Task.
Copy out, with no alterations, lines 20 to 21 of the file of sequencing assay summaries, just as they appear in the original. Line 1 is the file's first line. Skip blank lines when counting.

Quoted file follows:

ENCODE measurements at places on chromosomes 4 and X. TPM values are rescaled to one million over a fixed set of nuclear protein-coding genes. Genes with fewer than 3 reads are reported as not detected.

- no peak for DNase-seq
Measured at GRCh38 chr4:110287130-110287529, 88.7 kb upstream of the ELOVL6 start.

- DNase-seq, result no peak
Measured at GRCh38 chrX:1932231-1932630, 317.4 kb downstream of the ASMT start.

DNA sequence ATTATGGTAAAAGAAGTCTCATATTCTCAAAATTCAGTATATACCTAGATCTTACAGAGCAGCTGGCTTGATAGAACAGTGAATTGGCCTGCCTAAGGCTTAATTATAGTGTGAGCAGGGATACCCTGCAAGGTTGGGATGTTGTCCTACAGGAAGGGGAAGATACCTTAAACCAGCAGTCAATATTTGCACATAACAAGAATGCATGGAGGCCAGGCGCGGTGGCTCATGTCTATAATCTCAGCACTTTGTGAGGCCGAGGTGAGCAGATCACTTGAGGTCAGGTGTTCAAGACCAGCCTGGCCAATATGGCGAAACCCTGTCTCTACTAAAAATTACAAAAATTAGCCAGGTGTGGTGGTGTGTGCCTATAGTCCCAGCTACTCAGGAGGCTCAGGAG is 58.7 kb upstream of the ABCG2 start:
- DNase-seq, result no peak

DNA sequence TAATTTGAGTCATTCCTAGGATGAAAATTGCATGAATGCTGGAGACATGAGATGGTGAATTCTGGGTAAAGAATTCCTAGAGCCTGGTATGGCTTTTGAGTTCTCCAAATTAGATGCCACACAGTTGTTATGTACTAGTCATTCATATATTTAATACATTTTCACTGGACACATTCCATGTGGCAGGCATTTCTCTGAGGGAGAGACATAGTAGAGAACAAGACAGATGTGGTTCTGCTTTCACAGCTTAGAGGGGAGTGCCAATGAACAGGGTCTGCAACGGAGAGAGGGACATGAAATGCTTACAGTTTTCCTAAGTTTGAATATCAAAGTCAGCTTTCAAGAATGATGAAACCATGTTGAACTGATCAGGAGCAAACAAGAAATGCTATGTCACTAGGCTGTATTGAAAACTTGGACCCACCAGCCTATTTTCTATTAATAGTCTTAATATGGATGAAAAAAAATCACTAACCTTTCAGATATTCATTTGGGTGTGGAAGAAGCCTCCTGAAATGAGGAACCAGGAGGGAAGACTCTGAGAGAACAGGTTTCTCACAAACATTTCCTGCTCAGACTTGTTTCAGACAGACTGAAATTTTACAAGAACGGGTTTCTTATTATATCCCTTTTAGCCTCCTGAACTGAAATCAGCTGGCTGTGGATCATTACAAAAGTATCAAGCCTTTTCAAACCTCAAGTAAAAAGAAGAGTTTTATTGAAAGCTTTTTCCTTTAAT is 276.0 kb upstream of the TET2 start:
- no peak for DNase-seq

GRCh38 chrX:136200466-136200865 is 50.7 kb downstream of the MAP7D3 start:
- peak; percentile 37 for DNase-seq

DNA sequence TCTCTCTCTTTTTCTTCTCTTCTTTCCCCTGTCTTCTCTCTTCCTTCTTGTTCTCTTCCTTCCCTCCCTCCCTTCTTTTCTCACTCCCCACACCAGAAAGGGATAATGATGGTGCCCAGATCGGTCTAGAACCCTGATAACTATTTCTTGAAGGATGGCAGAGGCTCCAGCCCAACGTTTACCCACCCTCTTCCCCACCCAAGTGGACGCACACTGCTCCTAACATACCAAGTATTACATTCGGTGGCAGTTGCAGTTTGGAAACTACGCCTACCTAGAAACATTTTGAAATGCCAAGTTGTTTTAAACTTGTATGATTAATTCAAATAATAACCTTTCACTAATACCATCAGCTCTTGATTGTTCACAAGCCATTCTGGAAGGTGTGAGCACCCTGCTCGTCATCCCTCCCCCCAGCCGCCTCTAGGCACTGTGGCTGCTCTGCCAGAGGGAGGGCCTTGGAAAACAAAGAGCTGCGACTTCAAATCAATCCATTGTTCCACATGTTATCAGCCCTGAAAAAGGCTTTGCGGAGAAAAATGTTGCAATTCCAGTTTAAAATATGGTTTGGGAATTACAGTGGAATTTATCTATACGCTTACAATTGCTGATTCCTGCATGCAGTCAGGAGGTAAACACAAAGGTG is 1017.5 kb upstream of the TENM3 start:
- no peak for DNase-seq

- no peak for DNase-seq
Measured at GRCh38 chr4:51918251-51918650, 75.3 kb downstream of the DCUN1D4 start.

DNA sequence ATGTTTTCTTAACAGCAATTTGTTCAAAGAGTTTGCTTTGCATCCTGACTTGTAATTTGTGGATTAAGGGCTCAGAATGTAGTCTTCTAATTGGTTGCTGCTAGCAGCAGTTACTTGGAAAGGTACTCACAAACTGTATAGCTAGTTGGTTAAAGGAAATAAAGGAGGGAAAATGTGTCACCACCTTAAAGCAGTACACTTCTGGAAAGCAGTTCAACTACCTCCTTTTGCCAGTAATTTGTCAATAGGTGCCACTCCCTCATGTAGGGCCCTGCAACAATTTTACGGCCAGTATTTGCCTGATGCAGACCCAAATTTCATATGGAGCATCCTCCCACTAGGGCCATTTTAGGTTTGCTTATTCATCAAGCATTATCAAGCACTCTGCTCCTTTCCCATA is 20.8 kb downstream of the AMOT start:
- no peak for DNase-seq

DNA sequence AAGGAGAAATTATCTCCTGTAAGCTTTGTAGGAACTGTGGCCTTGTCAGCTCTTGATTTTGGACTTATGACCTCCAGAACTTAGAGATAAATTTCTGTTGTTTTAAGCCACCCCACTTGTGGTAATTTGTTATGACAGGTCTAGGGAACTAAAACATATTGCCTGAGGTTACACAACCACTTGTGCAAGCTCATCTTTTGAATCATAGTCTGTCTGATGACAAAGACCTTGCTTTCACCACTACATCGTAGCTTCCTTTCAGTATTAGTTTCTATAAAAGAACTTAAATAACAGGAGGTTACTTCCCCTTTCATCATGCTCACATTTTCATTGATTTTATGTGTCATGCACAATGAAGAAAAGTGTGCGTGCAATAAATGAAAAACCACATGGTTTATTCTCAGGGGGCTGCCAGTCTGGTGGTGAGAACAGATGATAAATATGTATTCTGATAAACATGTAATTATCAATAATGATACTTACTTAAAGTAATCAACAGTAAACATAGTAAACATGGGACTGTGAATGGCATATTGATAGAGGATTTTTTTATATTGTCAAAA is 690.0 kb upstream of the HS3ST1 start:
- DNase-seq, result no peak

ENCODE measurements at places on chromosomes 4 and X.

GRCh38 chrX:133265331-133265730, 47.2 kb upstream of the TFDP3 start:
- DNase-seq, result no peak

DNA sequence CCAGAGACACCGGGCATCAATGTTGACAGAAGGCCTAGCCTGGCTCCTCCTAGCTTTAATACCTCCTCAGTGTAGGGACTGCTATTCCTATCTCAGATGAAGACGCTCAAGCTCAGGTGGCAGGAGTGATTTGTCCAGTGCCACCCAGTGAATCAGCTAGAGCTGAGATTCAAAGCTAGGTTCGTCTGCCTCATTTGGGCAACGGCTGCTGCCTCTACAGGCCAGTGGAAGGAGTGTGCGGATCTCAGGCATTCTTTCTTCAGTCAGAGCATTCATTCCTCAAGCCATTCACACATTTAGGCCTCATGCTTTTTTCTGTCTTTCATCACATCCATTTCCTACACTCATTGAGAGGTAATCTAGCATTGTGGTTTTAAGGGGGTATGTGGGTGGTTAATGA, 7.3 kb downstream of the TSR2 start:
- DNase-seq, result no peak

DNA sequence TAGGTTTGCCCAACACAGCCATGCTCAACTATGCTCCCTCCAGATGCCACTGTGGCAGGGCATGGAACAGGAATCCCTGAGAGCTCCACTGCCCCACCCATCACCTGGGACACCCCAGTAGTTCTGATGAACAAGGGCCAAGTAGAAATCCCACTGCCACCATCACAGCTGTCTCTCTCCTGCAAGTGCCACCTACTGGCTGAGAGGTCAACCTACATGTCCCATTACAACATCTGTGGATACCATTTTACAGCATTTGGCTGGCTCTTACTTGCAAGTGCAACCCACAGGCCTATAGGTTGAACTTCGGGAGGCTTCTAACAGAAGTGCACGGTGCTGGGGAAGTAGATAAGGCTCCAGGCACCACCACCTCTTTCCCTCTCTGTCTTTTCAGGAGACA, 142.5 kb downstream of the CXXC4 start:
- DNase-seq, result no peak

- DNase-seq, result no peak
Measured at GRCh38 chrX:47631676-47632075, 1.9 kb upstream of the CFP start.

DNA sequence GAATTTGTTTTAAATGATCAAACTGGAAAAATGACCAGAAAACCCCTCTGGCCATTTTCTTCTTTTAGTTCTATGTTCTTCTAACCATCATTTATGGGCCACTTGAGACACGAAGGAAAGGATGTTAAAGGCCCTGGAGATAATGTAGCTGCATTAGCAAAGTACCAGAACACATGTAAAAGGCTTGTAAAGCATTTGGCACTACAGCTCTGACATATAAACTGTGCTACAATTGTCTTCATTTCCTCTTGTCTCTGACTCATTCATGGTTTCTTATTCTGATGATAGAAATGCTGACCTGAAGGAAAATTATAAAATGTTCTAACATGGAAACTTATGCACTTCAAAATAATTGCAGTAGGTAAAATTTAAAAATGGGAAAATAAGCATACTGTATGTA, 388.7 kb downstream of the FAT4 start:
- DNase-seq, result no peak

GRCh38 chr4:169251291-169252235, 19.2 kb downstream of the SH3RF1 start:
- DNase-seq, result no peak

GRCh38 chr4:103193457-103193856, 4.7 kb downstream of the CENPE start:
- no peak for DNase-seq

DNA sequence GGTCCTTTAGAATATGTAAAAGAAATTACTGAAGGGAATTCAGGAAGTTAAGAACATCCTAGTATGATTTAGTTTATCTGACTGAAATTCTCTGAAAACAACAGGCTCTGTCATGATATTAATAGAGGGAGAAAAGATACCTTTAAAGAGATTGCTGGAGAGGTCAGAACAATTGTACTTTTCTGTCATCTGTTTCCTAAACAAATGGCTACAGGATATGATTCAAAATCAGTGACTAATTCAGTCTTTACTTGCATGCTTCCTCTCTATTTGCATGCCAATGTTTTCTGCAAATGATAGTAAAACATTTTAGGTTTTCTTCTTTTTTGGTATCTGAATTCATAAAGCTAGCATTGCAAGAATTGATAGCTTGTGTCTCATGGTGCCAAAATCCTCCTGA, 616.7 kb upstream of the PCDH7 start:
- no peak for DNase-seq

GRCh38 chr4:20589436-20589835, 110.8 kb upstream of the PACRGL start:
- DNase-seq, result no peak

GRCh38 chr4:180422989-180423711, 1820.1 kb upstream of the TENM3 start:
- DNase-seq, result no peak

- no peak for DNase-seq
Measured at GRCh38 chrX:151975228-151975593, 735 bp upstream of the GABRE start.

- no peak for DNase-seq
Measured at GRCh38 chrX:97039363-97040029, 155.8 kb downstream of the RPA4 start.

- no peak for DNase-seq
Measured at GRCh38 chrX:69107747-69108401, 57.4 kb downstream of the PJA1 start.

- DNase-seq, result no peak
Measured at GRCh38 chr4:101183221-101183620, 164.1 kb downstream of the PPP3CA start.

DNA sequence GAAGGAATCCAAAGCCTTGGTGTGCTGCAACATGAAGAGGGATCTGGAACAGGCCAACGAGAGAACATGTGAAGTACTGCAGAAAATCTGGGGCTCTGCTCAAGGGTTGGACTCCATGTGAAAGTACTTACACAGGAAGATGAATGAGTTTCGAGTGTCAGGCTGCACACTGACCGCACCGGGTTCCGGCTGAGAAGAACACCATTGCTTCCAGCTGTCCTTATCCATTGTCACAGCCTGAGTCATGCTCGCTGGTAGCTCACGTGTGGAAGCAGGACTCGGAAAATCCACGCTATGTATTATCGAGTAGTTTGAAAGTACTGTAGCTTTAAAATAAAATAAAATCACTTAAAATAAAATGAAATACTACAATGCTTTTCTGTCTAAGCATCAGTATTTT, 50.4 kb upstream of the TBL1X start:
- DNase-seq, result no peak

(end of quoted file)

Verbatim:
ENCODE measurements at places on chromosomes 4 and X.

GRCh38 chrX:133265331-133265730, 47.2 kb upstream of the TFDP3 start: